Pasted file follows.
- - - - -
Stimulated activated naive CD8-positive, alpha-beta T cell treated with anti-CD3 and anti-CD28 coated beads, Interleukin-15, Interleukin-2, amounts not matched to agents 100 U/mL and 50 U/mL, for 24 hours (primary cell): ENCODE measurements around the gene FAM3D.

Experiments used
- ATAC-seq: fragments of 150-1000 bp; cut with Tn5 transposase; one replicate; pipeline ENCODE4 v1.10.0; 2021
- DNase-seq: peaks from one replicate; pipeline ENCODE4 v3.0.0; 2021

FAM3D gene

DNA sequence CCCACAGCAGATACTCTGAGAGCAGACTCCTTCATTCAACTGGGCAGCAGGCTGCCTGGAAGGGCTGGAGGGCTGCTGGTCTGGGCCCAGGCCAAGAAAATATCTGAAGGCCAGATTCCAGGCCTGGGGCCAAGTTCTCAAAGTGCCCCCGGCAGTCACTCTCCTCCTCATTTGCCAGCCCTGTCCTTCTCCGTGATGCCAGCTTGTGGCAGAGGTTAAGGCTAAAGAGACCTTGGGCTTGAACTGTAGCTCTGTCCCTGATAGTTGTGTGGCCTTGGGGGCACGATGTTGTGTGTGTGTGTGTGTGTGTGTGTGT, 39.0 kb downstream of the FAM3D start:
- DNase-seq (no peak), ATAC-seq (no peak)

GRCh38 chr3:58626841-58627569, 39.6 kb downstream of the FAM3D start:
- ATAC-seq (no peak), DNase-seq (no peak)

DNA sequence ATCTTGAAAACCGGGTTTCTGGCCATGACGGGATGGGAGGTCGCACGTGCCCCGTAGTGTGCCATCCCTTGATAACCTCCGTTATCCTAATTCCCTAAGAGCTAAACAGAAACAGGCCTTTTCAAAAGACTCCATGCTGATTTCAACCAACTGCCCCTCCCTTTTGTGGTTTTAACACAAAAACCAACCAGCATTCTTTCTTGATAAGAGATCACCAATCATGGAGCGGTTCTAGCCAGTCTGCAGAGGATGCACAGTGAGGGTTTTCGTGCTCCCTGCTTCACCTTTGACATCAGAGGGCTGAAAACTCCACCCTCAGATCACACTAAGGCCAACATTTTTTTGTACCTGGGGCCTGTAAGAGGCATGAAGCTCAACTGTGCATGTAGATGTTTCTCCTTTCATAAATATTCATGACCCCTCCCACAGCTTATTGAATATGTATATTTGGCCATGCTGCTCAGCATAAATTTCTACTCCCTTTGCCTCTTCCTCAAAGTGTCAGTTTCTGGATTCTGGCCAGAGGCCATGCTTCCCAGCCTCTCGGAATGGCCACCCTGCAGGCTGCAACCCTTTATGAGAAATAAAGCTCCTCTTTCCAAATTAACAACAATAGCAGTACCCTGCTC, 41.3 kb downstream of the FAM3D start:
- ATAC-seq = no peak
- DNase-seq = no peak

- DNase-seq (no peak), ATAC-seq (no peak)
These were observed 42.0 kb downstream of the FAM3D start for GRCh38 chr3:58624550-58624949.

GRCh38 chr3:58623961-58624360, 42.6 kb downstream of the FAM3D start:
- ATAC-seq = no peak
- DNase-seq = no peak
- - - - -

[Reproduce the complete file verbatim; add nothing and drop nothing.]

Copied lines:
Stimulated activated naive CD8-positive, alpha-beta T cell treated with anti-CD3 and anti-CD28 coated beads, Interleukin-15, Interleukin-2, amounts not matched to agents 100 U/mL and 50 U/mL, for 24 hours (primary cell): ENCODE measurements around the gene FAM3D.

Experiments used
- ATAC-seq: fragments of 150-1000 bp; cut with Tn5 transposase; one replicate; pipeline ENCODE4 v1.10.0; 2021
- DNase-seq: peaks from one replicate; pipeline ENCODE4 v3.0.0; 2021

FAM3D gene

DNA sequence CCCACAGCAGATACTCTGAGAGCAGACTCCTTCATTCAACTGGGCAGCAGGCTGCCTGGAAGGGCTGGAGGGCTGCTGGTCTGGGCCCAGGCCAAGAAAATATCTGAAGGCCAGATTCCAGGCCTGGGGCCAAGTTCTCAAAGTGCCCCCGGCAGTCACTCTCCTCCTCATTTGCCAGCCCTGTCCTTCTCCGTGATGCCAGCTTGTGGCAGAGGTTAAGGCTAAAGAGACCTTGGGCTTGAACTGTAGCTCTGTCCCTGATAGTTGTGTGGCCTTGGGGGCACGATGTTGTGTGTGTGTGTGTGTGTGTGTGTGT, 39.0 kb downstream of the FAM3D start:
- DNase-seq (no peak), ATAC-seq (no peak)

GRCh38 chr3:58626841-58627569, 39.6 kb downstream of the FAM3D start:
- ATAC-seq (no peak), DNase-seq (no peak)

DNA sequence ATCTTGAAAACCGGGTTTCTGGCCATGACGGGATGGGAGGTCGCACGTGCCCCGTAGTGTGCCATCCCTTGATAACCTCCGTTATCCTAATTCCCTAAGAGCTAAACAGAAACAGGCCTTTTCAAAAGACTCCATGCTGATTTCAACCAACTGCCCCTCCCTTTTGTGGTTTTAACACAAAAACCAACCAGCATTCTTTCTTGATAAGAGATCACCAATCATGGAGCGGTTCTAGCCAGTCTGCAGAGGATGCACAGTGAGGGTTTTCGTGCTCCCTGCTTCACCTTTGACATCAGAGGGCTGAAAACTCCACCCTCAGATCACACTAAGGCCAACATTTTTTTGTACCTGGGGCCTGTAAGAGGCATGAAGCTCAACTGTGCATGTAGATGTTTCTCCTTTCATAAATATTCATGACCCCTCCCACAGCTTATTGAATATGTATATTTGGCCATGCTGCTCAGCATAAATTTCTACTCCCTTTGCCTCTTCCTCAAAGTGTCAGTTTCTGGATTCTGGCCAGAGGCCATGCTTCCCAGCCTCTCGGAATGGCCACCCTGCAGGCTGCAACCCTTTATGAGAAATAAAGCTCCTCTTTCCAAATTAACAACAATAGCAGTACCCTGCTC, 41.3 kb downstream of the FAM3D start:
- ATAC-seq = no peak
- DNase-seq = no peak

- DNase-seq (no peak), ATAC-seq (no peak)
These were observed 42.0 kb downstream of the FAM3D start for GRCh38 chr3:58624550-58624949.

GRCh38 chr3:58623961-58624360, 42.6 kb downstream of the FAM3D start:
- ATAC-seq = no peak
- DNase-seq = no peak